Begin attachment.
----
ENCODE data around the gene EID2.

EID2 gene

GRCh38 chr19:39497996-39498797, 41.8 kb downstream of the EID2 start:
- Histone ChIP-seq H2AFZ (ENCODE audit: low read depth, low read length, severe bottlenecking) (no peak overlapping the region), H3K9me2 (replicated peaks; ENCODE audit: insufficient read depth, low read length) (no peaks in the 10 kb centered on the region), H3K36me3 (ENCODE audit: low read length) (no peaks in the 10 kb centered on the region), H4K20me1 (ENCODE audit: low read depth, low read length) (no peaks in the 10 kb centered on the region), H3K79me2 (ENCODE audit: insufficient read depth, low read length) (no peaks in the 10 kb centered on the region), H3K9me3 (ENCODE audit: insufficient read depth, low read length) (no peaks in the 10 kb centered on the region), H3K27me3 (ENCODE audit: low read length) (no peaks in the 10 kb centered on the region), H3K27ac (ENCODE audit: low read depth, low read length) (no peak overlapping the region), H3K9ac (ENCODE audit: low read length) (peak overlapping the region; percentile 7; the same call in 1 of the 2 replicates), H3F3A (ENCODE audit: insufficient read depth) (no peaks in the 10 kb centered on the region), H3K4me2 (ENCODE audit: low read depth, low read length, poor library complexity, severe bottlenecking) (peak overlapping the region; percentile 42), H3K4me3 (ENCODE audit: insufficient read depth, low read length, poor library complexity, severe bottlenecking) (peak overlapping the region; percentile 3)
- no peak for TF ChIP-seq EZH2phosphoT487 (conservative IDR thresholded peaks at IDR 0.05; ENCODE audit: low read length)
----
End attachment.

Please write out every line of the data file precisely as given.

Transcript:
ENCODE data around the gene EID2.

EID2 gene

GRCh38 chr19:39497996-39498797, 41.8 kb downstream of the EID2 start:
- Histone ChIP-seq H2AFZ (ENCODE audit: low read depth, low read length, severe bottlenecking) (no peak overlapping the region), H3K9me2 (replicated peaks; ENCODE audit: insufficient read depth, low read length) (no peaks in the 10 kb centered on the region), H3K36me3 (ENCODE audit: low read length) (no peaks in the 10 kb centered on the region), H4K20me1 (ENCODE audit: low read depth, low read length) (no peaks in the 10 kb centered on the region), H3K79me2 (ENCODE audit: insufficient read depth, low read length) (no peaks in the 10 kb centered on the region), H3K9me3 (ENCODE audit: insufficient read depth, low read length) (no peaks in the 10 kb centered on the region), H3K27me3 (ENCODE audit: low read length) (no peaks in the 10 kb centered on the region), H3K27ac (ENCODE audit: low read depth, low read length) (no peak overlapping the region), H3K9ac (ENCODE audit: low read length) (peak overlapping the region; percentile 7; the same call in 1 of the 2 replicates), H3F3A (ENCODE audit: insufficient read depth) (no peaks in the 10 kb centered on the region), H3K4me2 (ENCODE audit: low read depth, low read length, poor library complexity, severe bottlenecking) (peak overlapping the region; percentile 42), H3K4me3 (ENCODE audit: insufficient read depth, low read length, poor library complexity, severe bottlenecking) (peak overlapping the region; percentile 3)
- no peak for TF ChIP-seq EZH2phosphoT487 (conservative IDR thresholded peaks at IDR 0.05; ENCODE audit: low read length)